The speed of any circuit is dictated by the time required for any signal to propagate though the circuit. One of the most rudimentary circuits used in digital circuit design is the transmission gate. FIG. 1 illustrates a prior art CMOS transmission gate 10 having a PMOS transistor 12 and an NMOS transistor 14 connected in parallel. Logic signals V and V(bar) control transistors 12 and 14 allowing a voltage on the node labeled IN to be "transmitted" to the node labeled OUT. The time associated with the voltage transmission is considered the propagation delay of transmission gate 10. As circuits require greater performance it is obvious that circuits that provide decreased propagation delay are needed.

It is an object of this invention to provide a transmission gate circuit that provides improved performance by decreasing the propagation delay through the circuit. It is another object of the invention to provide a transmission gate circuit that provides improved loading capability. It is yet another object of this invention to provide a transmission gate circuit that achieves the above goals without substantially increasing the circuit's power dissipation. Other objects and advantages of the invention will become apparent to those of ordinary skill in the art having reference to the following specification together with the drawings herein.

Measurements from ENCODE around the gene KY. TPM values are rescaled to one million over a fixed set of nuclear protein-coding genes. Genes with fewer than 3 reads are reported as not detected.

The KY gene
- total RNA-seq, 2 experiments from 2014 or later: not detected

SUMMARY OF THE INVENTION

A transmission gate circuit includes a pull-up control circuit, a pull-down control circuit, and an electrical switch. Pull-up control circuit and electrical switch provide fast, complete transition from low-to-high at the output of circuit thus improving circuit speed as well as improving the switching speed of subsequent gates. Pull-down control circuit and electrical switch provide complete transition from high-to-low at the output of circuit. Transmission gate circuit also provides increased drive such that circuit may provide a gate fan-out increase of 3X.

BRIEF DESCRIPTION OF THE DRAWINGS

FIG. 1 is a circuit diagram illustrating a prior art CMOS transmission gate 10.

FIG. 2 is a block level diagram illustrating the invention.